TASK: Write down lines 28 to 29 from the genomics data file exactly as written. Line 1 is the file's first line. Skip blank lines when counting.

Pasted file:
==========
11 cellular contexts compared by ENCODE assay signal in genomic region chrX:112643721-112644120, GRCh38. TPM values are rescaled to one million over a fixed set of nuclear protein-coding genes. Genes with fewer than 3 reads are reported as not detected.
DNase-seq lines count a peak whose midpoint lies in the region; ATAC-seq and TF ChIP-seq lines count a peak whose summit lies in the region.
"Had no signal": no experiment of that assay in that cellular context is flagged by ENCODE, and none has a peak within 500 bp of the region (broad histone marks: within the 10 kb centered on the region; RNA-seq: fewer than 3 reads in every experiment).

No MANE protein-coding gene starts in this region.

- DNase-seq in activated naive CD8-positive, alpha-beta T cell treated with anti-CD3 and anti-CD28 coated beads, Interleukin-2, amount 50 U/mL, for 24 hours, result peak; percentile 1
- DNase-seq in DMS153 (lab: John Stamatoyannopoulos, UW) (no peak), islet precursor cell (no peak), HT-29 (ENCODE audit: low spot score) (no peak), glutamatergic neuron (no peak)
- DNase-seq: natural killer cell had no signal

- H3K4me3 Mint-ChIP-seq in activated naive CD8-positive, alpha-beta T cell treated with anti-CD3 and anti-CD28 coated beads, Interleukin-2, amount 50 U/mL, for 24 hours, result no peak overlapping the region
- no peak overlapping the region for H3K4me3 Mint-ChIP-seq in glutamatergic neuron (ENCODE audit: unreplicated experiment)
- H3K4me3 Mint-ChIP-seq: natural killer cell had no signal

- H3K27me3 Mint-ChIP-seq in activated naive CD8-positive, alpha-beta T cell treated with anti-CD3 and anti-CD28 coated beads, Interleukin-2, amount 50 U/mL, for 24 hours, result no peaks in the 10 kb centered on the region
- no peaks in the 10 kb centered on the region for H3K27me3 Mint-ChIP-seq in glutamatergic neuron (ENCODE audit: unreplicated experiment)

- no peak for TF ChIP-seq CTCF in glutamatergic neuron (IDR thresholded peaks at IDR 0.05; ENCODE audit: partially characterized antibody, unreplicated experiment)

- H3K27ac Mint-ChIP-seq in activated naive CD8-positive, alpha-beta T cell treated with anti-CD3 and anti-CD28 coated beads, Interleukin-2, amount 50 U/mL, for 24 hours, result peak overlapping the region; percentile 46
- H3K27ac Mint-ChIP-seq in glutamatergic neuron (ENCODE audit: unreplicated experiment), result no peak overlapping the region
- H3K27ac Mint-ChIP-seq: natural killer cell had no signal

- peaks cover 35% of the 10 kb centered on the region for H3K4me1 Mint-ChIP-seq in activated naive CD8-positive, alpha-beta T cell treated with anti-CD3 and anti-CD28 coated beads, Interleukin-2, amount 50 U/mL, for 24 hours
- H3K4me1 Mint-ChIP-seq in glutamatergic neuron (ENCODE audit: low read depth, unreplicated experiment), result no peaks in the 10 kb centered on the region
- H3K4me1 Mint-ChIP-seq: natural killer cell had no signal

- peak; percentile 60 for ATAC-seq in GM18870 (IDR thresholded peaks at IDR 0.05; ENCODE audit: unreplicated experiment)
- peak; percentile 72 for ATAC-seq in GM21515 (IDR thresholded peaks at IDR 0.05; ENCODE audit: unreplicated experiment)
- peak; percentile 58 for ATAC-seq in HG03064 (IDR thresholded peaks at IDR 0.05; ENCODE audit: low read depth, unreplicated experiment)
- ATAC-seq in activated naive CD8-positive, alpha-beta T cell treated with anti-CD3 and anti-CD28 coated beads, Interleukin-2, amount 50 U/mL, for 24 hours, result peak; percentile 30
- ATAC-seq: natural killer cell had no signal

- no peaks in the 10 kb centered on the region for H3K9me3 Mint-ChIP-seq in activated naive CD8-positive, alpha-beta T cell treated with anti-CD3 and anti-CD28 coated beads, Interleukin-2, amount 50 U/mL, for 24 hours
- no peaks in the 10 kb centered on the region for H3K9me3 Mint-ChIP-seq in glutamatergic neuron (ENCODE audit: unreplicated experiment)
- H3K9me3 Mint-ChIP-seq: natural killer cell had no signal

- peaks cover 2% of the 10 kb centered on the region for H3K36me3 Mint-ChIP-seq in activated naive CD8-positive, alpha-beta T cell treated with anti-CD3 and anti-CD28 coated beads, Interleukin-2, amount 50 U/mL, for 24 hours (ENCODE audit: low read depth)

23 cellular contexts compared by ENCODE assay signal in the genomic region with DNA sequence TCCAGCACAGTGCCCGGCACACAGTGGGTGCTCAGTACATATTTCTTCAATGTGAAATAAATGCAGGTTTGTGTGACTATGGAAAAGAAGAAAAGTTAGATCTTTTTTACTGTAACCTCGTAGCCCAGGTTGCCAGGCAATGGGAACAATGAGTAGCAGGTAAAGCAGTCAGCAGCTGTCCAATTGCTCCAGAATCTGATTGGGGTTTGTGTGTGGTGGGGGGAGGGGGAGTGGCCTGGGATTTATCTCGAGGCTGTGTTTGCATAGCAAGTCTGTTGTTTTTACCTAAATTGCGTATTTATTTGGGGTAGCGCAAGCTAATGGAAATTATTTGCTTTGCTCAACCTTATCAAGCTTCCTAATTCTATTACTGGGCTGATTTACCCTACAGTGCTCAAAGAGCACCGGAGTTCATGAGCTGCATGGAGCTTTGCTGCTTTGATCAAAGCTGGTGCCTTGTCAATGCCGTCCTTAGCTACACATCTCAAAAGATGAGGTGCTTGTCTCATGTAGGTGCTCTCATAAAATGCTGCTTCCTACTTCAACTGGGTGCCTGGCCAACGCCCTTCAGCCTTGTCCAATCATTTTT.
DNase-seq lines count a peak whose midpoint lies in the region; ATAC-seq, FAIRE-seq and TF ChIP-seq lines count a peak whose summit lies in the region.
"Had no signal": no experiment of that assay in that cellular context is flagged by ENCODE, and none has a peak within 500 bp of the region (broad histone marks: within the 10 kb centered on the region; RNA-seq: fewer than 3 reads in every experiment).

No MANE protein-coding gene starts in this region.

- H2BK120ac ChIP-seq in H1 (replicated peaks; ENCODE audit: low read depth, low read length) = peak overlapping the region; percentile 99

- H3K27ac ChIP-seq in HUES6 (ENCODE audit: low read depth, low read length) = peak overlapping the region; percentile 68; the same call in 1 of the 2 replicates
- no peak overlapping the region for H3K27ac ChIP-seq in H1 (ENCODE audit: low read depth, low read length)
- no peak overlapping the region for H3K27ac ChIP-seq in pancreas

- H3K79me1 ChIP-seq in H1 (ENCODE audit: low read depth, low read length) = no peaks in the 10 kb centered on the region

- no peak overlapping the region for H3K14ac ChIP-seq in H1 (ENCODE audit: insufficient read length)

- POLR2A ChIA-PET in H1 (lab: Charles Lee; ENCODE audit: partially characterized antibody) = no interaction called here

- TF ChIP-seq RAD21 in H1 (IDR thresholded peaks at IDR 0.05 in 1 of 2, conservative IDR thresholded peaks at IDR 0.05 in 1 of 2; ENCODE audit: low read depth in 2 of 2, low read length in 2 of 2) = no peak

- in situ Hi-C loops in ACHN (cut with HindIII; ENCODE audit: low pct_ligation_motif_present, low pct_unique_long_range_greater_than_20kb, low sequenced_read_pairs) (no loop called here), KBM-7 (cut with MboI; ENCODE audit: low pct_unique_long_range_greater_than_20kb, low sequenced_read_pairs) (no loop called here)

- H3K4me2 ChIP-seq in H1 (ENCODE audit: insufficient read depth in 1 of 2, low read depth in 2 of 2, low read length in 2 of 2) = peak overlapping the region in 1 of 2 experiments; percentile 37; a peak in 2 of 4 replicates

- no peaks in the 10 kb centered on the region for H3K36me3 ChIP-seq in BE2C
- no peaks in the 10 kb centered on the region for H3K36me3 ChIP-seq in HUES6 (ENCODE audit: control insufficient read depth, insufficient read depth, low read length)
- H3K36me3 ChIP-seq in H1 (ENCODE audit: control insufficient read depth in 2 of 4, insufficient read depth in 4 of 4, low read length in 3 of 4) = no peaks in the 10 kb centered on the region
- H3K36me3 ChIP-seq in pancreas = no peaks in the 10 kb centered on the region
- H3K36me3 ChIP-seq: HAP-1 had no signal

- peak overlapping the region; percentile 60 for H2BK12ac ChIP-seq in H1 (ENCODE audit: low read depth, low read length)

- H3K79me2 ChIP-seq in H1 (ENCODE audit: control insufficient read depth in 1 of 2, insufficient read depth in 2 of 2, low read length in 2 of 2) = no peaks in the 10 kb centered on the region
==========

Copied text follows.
- peaks cover 2% of the 10 kb centered on the region for H3K36me3 Mint-ChIP-seq in activated naive CD8-positive, alpha-beta T cell treated with anti-CD3 and anti-CD28 coated beads, Interleukin-2, amount 50 U/mL, for 24 hours (ENCODE audit: low read depth)

23 cellular contexts compared by ENCODE assay signal in the genomic region with DNA sequence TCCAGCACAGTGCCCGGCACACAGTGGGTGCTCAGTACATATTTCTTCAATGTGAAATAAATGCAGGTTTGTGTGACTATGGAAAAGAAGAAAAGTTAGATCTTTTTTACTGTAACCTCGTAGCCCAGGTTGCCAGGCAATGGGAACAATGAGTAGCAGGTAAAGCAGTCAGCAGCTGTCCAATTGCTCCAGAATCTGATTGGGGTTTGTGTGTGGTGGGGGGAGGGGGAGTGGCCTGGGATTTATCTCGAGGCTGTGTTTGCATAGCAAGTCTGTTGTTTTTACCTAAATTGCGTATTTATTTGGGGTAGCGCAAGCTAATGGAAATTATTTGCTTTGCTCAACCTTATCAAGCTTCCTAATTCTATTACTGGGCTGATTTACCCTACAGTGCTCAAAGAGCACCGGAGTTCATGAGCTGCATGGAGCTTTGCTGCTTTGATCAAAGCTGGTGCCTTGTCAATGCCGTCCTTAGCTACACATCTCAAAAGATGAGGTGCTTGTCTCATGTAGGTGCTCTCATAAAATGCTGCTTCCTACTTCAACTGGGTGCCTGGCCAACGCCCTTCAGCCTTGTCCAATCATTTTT.